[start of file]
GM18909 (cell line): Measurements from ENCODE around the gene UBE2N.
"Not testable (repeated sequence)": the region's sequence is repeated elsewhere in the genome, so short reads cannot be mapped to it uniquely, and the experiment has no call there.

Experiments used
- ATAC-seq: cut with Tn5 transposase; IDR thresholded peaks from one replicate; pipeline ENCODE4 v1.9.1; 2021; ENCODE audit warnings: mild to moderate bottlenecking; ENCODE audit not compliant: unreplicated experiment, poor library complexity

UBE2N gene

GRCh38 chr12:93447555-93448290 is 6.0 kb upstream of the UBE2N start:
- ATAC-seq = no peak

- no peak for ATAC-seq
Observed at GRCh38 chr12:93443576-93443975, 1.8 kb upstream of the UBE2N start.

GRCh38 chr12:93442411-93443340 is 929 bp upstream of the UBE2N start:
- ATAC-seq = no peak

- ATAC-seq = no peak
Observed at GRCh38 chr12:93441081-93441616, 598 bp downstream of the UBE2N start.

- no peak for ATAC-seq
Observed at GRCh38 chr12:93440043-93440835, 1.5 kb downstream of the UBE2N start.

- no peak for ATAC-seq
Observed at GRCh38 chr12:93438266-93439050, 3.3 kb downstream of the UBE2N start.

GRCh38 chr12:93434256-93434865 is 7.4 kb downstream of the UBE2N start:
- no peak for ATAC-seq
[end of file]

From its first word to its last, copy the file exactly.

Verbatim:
GM18909 (cell line): Measurements from ENCODE around the gene UBE2N.
"Not testable (repeated sequence)": the region's sequence is repeated elsewhere in the genome, so short reads cannot be mapped to it uniquely, and the experiment has no call there.

Experiments used
- ATAC-seq: cut with Tn5 transposase; IDR thresholded peaks from one replicate; pipeline ENCODE4 v1.9.1; 2021; ENCODE audit warnings: mild to moderate bottlenecking; ENCODE audit not compliant: unreplicated experiment, poor library complexity

UBE2N gene

GRCh38 chr12:93447555-93448290 is 6.0 kb upstream of the UBE2N start:
- ATAC-seq = no peak

- no peak for ATAC-seq
Observed at GRCh38 chr12:93443576-93443975, 1.8 kb upstream of the UBE2N start.

GRCh38 chr12:93442411-93443340 is 929 bp upstream of the UBE2N start:
- ATAC-seq = no peak

- ATAC-seq = no peak
Observed at GRCh38 chr12:93441081-93441616, 598 bp downstream of the UBE2N start.

- no peak for ATAC-seq
Observed at GRCh38 chr12:93440043-93440835, 1.5 kb downstream of the UBE2N start.

- no peak for ATAC-seq
Observed at GRCh38 chr12:93438266-93439050, 3.3 kb downstream of the UBE2N start.

GRCh38 chr12:93434256-93434865 is 7.4 kb downstream of the UBE2N start:
- no peak for ATAC-seq